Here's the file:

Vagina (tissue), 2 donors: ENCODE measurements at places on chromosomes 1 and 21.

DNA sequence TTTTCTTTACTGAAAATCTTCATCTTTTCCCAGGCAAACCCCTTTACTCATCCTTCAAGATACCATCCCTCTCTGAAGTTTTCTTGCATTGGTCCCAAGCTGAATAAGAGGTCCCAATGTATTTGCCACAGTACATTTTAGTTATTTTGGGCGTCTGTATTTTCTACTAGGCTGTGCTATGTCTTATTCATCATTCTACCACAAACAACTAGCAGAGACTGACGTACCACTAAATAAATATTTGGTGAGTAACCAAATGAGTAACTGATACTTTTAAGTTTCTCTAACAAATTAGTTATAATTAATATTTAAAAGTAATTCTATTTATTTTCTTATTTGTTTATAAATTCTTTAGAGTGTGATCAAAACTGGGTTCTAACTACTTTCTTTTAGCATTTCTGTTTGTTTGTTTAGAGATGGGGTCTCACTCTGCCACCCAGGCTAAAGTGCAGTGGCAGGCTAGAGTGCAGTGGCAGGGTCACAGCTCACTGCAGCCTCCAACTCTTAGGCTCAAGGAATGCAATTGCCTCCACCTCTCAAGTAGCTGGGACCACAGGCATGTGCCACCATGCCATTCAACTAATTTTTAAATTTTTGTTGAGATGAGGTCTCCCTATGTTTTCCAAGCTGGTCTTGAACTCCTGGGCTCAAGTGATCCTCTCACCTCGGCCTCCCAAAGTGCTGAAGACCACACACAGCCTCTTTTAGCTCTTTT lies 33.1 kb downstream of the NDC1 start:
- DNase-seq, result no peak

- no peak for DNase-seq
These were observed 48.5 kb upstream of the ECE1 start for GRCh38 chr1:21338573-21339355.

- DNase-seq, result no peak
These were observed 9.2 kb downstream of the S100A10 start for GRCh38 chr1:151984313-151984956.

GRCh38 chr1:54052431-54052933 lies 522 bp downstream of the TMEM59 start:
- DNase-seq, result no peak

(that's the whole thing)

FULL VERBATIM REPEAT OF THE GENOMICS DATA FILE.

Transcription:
Vagina (tissue), 2 donors: ENCODE measurements at places on chromosomes 1 and 21.

DNA sequence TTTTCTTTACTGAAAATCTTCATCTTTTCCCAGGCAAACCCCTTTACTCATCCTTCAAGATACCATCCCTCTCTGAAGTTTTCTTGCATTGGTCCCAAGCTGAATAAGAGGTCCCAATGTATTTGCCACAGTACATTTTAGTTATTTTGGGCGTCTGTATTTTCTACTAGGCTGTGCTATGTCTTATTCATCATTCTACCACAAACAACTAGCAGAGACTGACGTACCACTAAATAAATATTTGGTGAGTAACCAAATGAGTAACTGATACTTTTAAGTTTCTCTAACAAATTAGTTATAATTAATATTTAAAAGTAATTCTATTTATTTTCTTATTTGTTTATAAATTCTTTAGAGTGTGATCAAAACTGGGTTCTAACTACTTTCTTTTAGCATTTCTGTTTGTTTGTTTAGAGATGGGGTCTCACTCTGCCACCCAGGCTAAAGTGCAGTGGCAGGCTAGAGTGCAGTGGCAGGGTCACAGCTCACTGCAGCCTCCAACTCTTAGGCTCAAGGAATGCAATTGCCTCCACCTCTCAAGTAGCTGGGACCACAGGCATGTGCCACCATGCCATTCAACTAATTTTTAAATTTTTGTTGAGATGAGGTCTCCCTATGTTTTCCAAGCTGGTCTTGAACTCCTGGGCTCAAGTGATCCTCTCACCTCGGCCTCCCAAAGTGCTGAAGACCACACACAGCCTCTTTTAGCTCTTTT lies 33.1 kb downstream of the NDC1 start:
- DNase-seq, result no peak

- no peak for DNase-seq
These were observed 48.5 kb upstream of the ECE1 start for GRCh38 chr1:21338573-21339355.

- DNase-seq, result no peak
These were observed 9.2 kb downstream of the S100A10 start for GRCh38 chr1:151984313-151984956.

GRCh38 chr1:54052431-54052933 lies 522 bp downstream of the TMEM59 start:
- DNase-seq, result no peak